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Surviving cancer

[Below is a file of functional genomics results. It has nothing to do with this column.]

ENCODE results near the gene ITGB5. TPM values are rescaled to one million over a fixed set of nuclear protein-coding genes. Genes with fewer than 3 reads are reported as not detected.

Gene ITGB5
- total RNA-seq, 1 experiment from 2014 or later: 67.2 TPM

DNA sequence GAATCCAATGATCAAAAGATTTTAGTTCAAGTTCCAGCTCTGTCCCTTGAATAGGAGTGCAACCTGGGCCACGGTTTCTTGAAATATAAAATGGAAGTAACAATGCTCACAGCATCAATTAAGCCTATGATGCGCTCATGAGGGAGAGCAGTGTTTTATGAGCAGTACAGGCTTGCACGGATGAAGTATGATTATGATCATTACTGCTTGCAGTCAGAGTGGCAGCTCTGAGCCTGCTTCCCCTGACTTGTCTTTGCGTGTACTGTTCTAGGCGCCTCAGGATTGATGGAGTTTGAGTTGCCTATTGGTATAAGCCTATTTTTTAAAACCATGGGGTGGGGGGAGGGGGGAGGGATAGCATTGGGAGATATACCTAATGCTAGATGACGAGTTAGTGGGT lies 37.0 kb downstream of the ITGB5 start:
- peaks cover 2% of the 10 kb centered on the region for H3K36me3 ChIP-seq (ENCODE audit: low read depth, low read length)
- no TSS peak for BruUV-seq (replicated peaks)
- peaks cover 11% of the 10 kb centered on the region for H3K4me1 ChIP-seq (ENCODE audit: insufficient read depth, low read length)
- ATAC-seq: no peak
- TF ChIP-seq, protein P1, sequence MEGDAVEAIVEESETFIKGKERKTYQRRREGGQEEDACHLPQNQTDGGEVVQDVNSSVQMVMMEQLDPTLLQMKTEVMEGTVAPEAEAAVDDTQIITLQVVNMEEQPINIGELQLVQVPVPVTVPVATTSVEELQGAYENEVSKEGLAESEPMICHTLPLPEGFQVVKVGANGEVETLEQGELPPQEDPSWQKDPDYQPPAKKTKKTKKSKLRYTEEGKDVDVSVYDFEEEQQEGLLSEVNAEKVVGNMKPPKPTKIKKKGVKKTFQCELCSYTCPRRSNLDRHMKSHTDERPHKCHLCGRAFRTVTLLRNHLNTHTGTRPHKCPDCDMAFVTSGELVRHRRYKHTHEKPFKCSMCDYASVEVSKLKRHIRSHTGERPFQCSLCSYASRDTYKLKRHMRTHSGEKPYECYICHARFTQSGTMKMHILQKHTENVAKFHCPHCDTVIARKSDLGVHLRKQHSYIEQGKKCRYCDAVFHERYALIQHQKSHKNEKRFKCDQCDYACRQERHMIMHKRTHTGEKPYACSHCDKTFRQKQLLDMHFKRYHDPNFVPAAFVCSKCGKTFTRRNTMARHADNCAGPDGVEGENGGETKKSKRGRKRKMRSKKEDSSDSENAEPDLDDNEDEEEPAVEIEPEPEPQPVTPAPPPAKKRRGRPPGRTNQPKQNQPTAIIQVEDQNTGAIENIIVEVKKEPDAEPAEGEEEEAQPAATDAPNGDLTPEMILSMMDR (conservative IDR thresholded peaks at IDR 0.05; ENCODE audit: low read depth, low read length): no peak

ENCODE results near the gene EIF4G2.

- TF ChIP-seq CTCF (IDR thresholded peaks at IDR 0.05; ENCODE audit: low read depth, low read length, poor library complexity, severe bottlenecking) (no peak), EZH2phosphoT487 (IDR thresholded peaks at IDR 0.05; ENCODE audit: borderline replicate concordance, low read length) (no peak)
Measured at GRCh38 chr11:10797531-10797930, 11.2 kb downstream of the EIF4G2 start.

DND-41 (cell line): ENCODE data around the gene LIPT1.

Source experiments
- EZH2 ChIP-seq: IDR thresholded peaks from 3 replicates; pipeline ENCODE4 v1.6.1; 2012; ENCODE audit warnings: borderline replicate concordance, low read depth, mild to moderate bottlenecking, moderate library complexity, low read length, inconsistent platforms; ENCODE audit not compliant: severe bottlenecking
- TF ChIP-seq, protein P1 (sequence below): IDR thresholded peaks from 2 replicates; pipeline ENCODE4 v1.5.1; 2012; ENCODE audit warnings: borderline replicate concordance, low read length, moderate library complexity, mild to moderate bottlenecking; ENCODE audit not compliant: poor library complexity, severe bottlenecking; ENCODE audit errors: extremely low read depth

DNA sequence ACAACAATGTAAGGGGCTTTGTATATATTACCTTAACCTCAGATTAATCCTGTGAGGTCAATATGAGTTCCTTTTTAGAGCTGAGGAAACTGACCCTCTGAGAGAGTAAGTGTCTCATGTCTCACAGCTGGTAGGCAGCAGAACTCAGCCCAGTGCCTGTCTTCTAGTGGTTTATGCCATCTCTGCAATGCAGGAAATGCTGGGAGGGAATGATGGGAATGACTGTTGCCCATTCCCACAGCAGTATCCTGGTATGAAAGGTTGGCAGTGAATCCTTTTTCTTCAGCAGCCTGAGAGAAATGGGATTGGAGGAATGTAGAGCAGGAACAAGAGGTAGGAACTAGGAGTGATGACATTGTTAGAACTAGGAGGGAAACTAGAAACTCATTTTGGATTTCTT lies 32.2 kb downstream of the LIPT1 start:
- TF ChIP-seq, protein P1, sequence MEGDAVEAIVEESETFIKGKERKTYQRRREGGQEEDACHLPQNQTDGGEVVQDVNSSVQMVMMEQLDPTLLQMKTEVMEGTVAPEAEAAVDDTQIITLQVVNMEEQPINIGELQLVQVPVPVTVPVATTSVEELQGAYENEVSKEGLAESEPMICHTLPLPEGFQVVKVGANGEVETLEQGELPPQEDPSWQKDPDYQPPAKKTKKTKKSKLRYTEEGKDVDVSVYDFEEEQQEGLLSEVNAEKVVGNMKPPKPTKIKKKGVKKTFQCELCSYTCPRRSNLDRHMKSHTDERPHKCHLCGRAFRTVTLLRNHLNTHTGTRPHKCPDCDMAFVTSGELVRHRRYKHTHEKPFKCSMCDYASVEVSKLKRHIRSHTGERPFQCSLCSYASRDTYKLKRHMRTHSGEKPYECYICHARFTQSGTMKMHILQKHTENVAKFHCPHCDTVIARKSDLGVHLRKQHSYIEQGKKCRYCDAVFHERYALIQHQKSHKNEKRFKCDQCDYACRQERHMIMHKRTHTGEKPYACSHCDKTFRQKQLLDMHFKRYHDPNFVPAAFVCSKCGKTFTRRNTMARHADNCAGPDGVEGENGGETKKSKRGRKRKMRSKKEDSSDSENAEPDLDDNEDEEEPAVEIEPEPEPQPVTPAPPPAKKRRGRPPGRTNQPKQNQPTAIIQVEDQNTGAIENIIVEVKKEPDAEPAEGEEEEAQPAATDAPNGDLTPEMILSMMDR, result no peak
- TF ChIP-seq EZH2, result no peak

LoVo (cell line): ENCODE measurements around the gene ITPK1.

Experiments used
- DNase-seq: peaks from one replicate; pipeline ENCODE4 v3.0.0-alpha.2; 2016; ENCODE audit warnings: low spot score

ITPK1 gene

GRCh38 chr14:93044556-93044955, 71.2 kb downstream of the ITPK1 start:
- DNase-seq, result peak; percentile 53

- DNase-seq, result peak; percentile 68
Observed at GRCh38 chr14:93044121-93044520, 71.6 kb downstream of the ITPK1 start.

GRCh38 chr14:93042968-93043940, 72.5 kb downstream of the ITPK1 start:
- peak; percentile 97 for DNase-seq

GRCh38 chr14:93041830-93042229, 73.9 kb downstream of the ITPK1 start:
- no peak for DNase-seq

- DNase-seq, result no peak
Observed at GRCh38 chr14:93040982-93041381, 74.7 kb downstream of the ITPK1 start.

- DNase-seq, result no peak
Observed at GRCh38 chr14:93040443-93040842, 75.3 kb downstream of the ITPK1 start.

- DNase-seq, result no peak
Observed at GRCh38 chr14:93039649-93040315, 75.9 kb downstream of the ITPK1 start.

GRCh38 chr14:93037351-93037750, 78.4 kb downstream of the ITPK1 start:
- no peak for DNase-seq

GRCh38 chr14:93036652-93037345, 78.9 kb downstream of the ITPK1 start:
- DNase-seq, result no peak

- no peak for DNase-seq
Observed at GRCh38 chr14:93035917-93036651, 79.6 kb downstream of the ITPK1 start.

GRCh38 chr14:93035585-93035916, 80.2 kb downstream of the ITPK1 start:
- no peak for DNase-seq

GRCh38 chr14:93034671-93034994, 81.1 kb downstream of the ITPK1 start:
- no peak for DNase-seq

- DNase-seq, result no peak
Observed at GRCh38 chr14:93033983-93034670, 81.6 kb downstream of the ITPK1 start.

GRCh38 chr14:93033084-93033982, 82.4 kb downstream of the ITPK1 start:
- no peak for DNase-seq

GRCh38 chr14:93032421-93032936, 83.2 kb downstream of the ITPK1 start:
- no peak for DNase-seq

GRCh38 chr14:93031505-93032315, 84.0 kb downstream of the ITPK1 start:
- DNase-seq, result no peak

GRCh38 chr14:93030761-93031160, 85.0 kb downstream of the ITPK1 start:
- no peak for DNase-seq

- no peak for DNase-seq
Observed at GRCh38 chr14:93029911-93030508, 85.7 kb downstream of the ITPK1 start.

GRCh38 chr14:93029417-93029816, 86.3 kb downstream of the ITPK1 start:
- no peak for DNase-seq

The room I am sitting in is filled with oncologists and nurses and cancer administrators from some of the country's largest - and smallest - cancer centers. They have gathered here in Boston as part of the LIVESTRONG Survivorship Leadership Training Institute to talk about cancer survivorship and how to create programs that will help us move from cancer patient to cancer survivor as healthy individuals.As usual, I am in awe of these professionals who have devoted their lives to those of us struggling with cancer. They know, as do we who have been there, that it's not over when treatment is over. There are long-term and late effects. Survivorship programs are an idea whose time has come. And it's harder than you might think to make it happen. A few of the questions they are addressing include program design - is it a clinical program that is most valuable, where cancer patients arrive with survivorship care plans in hand to see physicians or nurses to be watched for second cancers and other physical issues? Or does the program address psychosocial needs of survivors as they struggle with fear of recurrence, fatigue, anxiety and all the other emotional challenges we face? Or is it a research program where the studies are conducted to say that we need survivorship plans to live fully after cancer and for the rest of our lives? It's the research that will ultimately get insurance companies to say there is benefit in paying for these programs. These are huge questions, and the 200 or so who are gathered are so passionate about helping people who are going through cancer. I can remember so well how abandoned I felt after treatment ended, when I lay awake at night and projected the absolute worst scenarios for my future. If only someone had told me to be prepared to live with the fear of recurrence, I could have battled the dark nights so much better.CURE has been committed to covering survivorship issues and will continue to bring you the latest in where we are.

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